1. Walmart Raises Pay to Attract Truck Drivers “In a bid to keep its supply chain running smoothly, Walmart Inc. is raising wages for in-house truck drivers and expanding a program that trains its existing workers to become drivers. Walmart is raising starting salaries for its truck drivers to between $95,000 and $110,000 a year, up from an average starting salary of $87,000, said a Walmart spokeswoman. The internal training program will offer workers in other Walmart roles a 12-week course to become certified truck drivers and join the company’s internal fleet, the company said.” (The Wall Street Journal)
  2. Tax Break for the Rich: How Investors Exploit Opportunity Zones “Opportunity zones were supposed to encourage investment in low-income communities. But billionaires are building luxury hotels and high-rises, instead.” (Los Angeles Times)
  3. CREFC, NICREIF Seek Participants for First Fund Index “Two industry trade groups are attempting to create a first-of-its-kind debt fund index that would be used by managers to benchmark performance. The two groups—the CRE Finance Council, a Washington, D.C.-based group that represents the debt markets, and the National Council of Real Estate Investment Fiduciaries (NCREIF), a Chicago-based group that represents institutional money managers—have been working on developing the index since 2019.” (Commercial Observer)
  4. Work-from-Home Costs Are Adding Up. Employees Are Suing to Get Their Bosses to Pay Up “In the more than two years since the pandemic shut down many offices, white-collar employees across the country have been forced to set up desks in cluttered kitchens and cramped bedrooms, reinventing how to work, day in day out, on the fly. New social codes developed between employees and employers, perhaps changing the nature of work irrevocably. Another consequence of the mass relocation of office workers: A rise in employee lawsuits demanding reimbursement for expenses incurred while working from home during the pandemic.” (Los Angeles Times)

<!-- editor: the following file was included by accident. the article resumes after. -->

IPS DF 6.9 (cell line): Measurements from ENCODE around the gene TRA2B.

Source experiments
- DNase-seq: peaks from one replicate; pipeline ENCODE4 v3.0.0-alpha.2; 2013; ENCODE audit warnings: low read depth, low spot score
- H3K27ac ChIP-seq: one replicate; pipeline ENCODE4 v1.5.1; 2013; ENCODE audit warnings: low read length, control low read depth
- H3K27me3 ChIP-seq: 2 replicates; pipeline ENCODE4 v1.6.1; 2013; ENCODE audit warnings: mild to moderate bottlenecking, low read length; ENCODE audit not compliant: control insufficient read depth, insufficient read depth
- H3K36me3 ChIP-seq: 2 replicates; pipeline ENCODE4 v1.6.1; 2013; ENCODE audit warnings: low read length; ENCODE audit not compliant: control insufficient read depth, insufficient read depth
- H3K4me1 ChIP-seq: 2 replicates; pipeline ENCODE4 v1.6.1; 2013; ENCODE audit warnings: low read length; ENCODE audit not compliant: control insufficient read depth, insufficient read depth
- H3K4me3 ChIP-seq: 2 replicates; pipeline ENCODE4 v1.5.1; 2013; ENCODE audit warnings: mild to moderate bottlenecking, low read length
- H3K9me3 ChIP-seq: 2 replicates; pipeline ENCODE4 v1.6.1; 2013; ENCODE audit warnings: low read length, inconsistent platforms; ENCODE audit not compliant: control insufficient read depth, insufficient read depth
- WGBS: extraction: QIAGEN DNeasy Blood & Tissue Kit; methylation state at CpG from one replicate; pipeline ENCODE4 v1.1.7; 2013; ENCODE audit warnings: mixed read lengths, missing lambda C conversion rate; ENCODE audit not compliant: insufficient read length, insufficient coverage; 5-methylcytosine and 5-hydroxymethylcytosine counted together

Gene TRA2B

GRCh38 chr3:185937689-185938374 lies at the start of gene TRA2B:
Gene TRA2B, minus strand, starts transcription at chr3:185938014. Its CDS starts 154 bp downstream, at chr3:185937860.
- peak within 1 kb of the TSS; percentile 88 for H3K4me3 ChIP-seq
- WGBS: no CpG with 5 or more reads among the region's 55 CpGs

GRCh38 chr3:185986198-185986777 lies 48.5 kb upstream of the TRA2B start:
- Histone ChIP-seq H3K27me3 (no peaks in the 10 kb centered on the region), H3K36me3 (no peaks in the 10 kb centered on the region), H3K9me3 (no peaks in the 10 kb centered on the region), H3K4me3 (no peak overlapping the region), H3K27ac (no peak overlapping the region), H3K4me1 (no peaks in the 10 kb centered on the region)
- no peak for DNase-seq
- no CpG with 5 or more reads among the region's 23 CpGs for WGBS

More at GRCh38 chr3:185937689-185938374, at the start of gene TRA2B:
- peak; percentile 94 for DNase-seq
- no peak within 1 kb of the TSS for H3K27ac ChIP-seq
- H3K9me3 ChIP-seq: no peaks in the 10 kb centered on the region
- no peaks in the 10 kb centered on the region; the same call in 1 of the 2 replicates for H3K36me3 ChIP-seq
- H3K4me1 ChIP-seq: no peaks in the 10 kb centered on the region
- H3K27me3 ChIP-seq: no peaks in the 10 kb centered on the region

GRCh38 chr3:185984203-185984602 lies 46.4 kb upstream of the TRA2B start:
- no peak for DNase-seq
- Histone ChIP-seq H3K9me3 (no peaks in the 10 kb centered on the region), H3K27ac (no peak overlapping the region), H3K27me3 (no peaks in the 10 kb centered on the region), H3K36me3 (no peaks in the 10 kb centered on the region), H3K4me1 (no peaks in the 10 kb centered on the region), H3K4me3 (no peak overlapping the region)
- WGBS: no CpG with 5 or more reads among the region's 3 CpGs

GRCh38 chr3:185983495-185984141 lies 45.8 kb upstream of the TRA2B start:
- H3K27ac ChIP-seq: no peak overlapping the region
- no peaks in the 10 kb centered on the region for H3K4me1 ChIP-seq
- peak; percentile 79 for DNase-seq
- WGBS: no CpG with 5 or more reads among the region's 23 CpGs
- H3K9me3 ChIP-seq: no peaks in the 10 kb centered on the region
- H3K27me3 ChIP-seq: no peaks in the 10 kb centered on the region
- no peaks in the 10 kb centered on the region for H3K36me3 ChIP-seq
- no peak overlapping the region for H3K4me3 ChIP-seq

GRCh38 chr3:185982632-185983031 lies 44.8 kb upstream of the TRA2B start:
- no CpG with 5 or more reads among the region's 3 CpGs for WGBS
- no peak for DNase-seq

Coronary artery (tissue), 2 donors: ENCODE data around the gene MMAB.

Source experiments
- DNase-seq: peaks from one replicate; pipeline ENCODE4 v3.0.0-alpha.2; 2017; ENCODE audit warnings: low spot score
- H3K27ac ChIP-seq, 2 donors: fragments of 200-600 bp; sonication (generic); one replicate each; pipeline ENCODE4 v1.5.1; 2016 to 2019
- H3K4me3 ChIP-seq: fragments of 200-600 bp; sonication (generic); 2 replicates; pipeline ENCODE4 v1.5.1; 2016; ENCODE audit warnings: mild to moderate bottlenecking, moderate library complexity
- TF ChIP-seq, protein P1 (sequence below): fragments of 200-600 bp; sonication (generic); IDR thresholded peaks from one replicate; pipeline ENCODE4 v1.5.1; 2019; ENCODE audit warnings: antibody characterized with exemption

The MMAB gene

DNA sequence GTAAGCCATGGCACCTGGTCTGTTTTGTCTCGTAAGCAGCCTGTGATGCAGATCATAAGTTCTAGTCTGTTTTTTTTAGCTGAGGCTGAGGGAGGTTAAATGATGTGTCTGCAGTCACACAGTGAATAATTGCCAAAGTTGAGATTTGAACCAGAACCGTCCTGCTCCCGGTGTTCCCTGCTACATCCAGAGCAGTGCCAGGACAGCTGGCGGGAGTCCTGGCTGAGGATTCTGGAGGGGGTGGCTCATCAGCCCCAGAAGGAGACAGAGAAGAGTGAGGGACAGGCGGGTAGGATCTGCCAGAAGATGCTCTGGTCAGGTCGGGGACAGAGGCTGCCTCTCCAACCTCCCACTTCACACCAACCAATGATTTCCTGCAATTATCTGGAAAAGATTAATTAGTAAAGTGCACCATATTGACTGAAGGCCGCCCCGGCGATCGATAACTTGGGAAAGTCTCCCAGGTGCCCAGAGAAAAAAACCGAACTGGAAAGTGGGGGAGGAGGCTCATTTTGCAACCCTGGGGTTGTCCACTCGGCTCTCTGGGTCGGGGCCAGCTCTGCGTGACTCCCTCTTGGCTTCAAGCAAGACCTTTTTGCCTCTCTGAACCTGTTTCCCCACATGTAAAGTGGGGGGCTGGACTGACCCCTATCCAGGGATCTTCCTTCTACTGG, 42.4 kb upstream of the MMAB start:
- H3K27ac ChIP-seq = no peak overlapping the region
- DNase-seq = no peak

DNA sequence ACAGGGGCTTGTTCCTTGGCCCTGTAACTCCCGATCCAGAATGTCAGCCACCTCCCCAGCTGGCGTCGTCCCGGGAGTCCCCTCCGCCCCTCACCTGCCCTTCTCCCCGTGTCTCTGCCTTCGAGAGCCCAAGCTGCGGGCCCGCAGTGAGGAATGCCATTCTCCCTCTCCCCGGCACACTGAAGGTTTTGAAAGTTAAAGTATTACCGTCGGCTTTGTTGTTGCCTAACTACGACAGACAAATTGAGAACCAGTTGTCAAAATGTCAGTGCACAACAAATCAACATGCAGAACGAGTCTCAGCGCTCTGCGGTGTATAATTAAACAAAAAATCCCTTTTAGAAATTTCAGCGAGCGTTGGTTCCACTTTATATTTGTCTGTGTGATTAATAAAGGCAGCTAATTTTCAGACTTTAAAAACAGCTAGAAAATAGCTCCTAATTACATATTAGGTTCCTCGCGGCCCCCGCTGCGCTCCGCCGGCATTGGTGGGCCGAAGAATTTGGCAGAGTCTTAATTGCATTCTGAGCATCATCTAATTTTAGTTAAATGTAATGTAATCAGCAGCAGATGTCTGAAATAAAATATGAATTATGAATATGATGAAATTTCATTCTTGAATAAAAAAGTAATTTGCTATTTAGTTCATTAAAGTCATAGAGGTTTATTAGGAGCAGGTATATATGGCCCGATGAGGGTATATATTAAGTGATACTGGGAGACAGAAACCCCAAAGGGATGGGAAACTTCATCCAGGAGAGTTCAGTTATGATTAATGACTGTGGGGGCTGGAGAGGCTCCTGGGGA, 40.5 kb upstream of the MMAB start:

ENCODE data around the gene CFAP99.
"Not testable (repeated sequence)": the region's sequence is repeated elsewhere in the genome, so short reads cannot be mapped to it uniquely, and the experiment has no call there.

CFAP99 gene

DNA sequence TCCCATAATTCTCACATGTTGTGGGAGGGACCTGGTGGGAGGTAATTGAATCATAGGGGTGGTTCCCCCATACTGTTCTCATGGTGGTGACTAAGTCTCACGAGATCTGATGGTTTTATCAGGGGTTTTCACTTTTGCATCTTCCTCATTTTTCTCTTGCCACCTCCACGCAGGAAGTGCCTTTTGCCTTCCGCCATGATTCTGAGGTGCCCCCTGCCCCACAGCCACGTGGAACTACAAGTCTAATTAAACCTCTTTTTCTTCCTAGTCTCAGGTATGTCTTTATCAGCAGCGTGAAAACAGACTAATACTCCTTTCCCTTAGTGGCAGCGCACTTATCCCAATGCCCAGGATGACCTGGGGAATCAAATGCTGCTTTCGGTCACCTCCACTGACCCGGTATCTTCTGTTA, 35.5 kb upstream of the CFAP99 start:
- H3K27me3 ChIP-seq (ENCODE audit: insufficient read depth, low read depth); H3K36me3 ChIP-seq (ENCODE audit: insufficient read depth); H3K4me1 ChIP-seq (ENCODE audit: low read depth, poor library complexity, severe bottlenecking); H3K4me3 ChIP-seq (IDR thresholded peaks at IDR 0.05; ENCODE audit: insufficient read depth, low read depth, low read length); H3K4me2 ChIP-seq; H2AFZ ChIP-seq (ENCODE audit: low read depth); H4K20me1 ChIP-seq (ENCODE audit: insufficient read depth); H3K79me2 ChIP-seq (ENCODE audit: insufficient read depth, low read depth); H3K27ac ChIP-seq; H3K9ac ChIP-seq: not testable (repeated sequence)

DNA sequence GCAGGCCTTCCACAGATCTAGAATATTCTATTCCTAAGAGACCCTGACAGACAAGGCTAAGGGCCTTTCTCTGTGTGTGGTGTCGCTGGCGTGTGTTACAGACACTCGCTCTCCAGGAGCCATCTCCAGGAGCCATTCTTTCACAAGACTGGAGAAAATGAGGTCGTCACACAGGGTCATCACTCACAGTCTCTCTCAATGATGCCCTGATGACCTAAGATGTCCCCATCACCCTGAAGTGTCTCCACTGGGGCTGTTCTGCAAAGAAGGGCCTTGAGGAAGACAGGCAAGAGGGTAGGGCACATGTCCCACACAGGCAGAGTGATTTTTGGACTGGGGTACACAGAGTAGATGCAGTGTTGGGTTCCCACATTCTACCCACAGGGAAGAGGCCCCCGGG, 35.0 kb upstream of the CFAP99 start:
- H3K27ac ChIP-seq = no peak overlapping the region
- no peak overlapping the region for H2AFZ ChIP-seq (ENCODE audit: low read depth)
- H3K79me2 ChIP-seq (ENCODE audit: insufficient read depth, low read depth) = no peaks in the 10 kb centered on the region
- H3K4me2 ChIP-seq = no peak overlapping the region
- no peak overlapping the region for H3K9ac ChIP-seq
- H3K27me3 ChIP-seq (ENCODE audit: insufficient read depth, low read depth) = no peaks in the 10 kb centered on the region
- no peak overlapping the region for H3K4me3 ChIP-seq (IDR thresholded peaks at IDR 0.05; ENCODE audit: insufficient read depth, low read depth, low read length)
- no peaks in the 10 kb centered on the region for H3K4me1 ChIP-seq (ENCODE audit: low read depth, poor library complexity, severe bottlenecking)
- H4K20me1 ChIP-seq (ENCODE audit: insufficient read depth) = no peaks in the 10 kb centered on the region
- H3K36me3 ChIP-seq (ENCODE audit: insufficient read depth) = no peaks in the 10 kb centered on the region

5. The State Rejected L.A.’s Plan for New Housing, Will S.F.’s Proposal Get the Green Light? Billions of Dollars Are at Stake “San Francisco must add 82,000 housing units by 2031. It all starts with a housing element.” (San Francisco Chronicle)
  6. Are 1,818 Airbnbs Too Many for Joshua Tree? “Around three months ago, amid tensions with neighbors and a shift in how the Joshua Tree area in southeastern California regulates short-term rentals and glamping facilities, the 47-year-old Italian artist pulled his last listing off an online booking platform. In order to get a permit — which would satisfy newly enforced rules in San Bernardino County that prohibit renting out most glamping setups on Airbnb, Hipcamp and Vrbo — he’d have to disassemble the club and build a traditional house. This is infuriating, he said, because he cannot drive anywhere in the region without seeing new luxury modernist rentals, whose owners have no trouble obtaining permits.” (The New York Times)
  7. Many CEOs Want Workers Back Full-Time. Here’s How Twitter, Netflix and Other Major Companies Are Handling Return to Work “The post-pandemic future of work is starting to take shape—and revealing some surprises. New research from Microsoft finds that 50% of business leaders say their company requires or plans to require full-time in-person work this year. The best-known fan of that policy is Goldman Sachs, as Fortune has explained, but it’s clearly not the only one.” (Fortune)

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